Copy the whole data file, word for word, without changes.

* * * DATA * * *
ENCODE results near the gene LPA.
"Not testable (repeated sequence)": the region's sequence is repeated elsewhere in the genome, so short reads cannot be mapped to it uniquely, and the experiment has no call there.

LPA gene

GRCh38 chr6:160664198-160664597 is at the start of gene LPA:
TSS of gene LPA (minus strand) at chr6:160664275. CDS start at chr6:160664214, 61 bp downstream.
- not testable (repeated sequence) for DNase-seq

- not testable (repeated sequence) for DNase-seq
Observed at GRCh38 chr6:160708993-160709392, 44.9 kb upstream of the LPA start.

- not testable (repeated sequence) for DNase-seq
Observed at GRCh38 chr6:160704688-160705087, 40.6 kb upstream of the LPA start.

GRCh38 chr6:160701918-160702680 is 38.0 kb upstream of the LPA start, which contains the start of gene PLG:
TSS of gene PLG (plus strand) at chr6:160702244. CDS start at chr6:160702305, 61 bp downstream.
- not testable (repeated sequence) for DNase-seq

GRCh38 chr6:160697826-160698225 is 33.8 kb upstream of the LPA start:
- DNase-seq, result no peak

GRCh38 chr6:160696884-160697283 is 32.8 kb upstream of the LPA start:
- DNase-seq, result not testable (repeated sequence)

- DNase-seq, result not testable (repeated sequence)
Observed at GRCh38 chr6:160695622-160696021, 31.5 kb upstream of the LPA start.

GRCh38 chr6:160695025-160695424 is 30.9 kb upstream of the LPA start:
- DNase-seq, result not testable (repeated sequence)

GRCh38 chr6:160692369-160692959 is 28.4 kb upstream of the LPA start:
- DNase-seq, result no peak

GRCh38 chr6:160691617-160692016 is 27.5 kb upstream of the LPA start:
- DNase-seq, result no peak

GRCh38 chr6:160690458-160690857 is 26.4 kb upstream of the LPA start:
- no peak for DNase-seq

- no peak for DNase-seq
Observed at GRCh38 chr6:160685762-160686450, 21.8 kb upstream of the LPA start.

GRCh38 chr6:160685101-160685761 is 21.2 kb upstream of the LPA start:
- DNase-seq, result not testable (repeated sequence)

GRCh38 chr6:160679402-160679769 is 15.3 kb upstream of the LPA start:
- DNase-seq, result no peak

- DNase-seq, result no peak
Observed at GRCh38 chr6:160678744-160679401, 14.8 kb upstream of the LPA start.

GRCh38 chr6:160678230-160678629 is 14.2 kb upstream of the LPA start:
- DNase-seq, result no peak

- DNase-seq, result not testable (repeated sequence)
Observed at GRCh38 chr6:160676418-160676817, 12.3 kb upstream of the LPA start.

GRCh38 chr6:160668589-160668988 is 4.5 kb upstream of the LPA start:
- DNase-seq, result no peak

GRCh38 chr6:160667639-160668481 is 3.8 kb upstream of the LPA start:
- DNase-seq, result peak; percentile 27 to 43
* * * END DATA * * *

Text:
ENCODE results near the gene LPA.
"Not testable (repeated sequence)": the region's sequence is repeated elsewhere in the genome, so short reads cannot be mapped to it uniquely, and the experiment has no call there.

LPA gene

GRCh38 chr6:160664198-160664597 is at the start of gene LPA:
TSS of gene LPA (minus strand) at chr6:160664275. CDS start at chr6:160664214, 61 bp downstream.
- not testable (repeated sequence) for DNase-seq

- not testable (repeated sequence) for DNase-seq
Observed at GRCh38 chr6:160708993-160709392, 44.9 kb upstream of the LPA start.

- not testable (repeated sequence) for DNase-seq
Observed at GRCh38 chr6:160704688-160705087, 40.6 kb upstream of the LPA start.

GRCh38 chr6:160701918-160702680 is 38.0 kb upstream of the LPA start, which contains the start of gene PLG:
TSS of gene PLG (plus strand) at chr6:160702244. CDS start at chr6:160702305, 61 bp downstream.
- not testable (repeated sequence) for DNase-seq

GRCh38 chr6:160697826-160698225 is 33.8 kb upstream of the LPA start:
- DNase-seq, result no peak

GRCh38 chr6:160696884-160697283 is 32.8 kb upstream of the LPA start:
- DNase-seq, result not testable (repeated sequence)

- DNase-seq, result not testable (repeated sequence)
Observed at GRCh38 chr6:160695622-160696021, 31.5 kb upstream of the LPA start.

GRCh38 chr6:160695025-160695424 is 30.9 kb upstream of the LPA start:
- DNase-seq, result not testable (repeated sequence)

GRCh38 chr6:160692369-160692959 is 28.4 kb upstream of the LPA start:
- DNase-seq, result no peak

GRCh38 chr6:160691617-160692016 is 27.5 kb upstream of the LPA start:
- DNase-seq, result no peak

GRCh38 chr6:160690458-160690857 is 26.4 kb upstream of the LPA start:
- no peak for DNase-seq

- no peak for DNase-seq
Observed at GRCh38 chr6:160685762-160686450, 21.8 kb upstream of the LPA start.

GRCh38 chr6:160685101-160685761 is 21.2 kb upstream of the LPA start:
- DNase-seq, result not testable (repeated sequence)

GRCh38 chr6:160679402-160679769 is 15.3 kb upstream of the LPA start:
- DNase-seq, result no peak

- DNase-seq, result no peak
Observed at GRCh38 chr6:160678744-160679401, 14.8 kb upstream of the LPA start.

GRCh38 chr6:160678230-160678629 is 14.2 kb upstream of the LPA start:
- DNase-seq, result no peak

- DNase-seq, result not testable (repeated sequence)
Observed at GRCh38 chr6:160676418-160676817, 12.3 kb upstream of the LPA start.

GRCh38 chr6:160668589-160668988 is 4.5 kb upstream of the LPA start:
- DNase-seq, result no peak

GRCh38 chr6:160667639-160668481 is 3.8 kb upstream of the LPA start:
- DNase-seq, result peak; percentile 27 to 43